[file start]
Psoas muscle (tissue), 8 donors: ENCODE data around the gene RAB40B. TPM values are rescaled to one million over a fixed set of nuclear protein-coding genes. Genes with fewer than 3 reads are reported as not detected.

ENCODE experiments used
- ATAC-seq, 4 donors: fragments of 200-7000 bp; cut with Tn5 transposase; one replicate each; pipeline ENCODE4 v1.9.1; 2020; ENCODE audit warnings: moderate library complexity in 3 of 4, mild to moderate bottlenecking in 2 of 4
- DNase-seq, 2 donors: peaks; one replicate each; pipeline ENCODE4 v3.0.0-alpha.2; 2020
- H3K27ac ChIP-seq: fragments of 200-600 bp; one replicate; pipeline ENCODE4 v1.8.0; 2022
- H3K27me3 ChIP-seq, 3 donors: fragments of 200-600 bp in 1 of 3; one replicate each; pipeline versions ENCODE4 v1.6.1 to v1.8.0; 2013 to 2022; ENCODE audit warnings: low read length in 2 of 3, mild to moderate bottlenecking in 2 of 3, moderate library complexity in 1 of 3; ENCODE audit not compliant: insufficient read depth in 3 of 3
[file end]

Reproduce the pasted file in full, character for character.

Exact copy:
Psoas muscle (tissue), 8 donors: ENCODE data around the gene RAB40B. TPM values are rescaled to one million over a fixed set of nuclear protein-coding genes. Genes with fewer than 3 reads are reported as not detected.

ENCODE experiments used
- ATAC-seq, 4 donors: fragments of 200-7000 bp; cut with Tn5 transposase; one replicate each; pipeline ENCODE4 v1.9.1; 2020; ENCODE audit warnings: moderate library complexity in 3 of 4, mild to moderate bottlenecking in 2 of 4
- DNase-seq, 2 donors: peaks; one replicate each; pipeline ENCODE4 v3.0.0-alpha.2; 2020
- H3K27ac ChIP-seq: fragments of 200-600 bp; one replicate; pipeline ENCODE4 v1.8.0; 2022
- H3K27me3 ChIP-seq, 3 donors: fragments of 200-600 bp in 1 of 3; one replicate each; pipeline versions ENCODE4 v1.6.1 to v1.8.0; 2013 to 2022; ENCODE audit warnings: low read length in 2 of 3, mild to moderate bottlenecking in 2 of 3, moderate library complexity in 1 of 3; ENCODE audit not compliant: insufficient read depth in 3 of 3